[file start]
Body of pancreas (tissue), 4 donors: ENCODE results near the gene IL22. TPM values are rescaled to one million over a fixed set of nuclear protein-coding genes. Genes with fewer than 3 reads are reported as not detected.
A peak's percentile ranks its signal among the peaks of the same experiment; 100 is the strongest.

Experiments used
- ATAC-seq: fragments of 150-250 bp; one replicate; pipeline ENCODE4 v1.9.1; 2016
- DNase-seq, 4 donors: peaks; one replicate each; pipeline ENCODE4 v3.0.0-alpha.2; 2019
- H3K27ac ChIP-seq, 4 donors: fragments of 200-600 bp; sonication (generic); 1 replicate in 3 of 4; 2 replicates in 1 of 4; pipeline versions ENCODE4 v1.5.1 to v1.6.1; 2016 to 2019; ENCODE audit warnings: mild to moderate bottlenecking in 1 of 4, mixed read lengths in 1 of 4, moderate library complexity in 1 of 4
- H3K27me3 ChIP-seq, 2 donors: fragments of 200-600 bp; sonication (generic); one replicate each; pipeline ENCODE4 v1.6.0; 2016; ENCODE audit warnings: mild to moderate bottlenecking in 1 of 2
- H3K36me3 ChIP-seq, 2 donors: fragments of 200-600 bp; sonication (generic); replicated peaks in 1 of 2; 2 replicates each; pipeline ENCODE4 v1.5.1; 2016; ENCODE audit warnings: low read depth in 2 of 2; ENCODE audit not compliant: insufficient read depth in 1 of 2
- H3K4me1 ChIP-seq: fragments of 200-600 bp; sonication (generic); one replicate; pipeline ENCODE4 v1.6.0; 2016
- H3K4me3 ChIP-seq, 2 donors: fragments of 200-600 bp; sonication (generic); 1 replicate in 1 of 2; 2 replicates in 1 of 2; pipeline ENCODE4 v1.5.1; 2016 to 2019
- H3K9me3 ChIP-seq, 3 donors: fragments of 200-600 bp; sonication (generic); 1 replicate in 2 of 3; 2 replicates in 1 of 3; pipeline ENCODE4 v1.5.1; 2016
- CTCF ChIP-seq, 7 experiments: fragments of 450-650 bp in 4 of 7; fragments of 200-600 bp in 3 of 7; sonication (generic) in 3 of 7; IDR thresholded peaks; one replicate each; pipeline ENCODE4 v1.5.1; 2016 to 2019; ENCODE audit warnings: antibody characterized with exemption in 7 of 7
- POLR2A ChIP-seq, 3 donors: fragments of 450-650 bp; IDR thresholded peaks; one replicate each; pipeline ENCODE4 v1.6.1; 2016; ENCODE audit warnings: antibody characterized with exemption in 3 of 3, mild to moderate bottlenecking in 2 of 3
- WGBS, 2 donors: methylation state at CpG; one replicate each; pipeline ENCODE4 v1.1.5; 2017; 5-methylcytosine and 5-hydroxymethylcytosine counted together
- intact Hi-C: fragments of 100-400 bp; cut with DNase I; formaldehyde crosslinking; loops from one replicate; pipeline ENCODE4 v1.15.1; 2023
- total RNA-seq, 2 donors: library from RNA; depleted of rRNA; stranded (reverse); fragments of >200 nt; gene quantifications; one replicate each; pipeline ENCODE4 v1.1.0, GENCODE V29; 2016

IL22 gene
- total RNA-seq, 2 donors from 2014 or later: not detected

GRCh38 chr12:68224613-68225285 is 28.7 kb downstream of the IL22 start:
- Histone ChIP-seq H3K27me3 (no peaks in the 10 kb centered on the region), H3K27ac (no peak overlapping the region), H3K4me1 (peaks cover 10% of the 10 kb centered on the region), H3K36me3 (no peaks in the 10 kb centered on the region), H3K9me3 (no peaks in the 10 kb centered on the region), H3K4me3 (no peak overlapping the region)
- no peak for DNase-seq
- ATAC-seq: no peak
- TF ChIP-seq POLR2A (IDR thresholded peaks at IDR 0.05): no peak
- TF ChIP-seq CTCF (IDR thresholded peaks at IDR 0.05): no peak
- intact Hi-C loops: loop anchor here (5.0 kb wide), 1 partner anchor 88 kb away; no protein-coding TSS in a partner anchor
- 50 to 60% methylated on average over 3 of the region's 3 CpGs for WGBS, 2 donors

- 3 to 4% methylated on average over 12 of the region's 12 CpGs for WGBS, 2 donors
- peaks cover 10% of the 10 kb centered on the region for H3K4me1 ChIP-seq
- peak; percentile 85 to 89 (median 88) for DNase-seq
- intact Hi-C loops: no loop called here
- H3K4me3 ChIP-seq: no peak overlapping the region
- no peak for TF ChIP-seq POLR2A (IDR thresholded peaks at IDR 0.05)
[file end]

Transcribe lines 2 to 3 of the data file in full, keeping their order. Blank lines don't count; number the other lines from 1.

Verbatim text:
A peak's percentile ranks its signal among the peaks of the same experiment; 100 is the strongest.

Experiments used